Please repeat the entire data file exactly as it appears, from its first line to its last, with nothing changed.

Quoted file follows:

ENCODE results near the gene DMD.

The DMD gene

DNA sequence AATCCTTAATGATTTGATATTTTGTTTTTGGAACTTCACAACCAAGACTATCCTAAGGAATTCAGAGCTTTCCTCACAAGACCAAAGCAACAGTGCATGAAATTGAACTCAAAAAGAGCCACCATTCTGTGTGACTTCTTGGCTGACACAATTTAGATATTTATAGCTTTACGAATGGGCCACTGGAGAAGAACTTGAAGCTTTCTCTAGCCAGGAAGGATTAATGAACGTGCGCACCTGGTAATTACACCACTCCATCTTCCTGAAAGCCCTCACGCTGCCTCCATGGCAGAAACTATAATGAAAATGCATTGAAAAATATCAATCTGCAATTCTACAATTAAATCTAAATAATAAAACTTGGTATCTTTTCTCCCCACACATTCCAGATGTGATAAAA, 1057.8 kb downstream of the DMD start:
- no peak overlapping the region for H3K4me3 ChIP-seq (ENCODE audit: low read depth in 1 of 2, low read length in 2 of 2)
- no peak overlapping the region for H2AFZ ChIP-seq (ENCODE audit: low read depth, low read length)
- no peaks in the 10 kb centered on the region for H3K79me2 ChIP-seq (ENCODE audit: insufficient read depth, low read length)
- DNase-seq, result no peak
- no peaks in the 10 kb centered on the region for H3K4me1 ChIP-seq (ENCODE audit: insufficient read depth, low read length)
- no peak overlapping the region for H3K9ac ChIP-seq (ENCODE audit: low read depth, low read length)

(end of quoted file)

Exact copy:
ENCODE results near the gene DMD.

The DMD gene

DNA sequence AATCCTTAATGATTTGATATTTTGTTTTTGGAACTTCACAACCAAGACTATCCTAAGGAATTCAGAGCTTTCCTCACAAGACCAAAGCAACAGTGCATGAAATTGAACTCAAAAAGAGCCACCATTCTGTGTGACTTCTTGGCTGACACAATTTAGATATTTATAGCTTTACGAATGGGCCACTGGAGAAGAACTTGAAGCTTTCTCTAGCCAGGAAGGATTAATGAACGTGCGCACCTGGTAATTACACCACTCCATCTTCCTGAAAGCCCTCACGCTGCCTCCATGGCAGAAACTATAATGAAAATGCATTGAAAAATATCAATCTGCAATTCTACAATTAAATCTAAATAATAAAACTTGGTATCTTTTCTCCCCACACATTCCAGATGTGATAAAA, 1057.8 kb downstream of the DMD start:
- no peak overlapping the region for H3K4me3 ChIP-seq (ENCODE audit: low read depth in 1 of 2, low read length in 2 of 2)
- no peak overlapping the region for H2AFZ ChIP-seq (ENCODE audit: low read depth, low read length)
- no peaks in the 10 kb centered on the region for H3K79me2 ChIP-seq (ENCODE audit: insufficient read depth, low read length)
- DNase-seq, result no peak
- no peaks in the 10 kb centered on the region for H3K4me1 ChIP-seq (ENCODE audit: insufficient read depth, low read length)
- no peak overlapping the region for H3K9ac ChIP-seq (ENCODE audit: low read depth, low read length)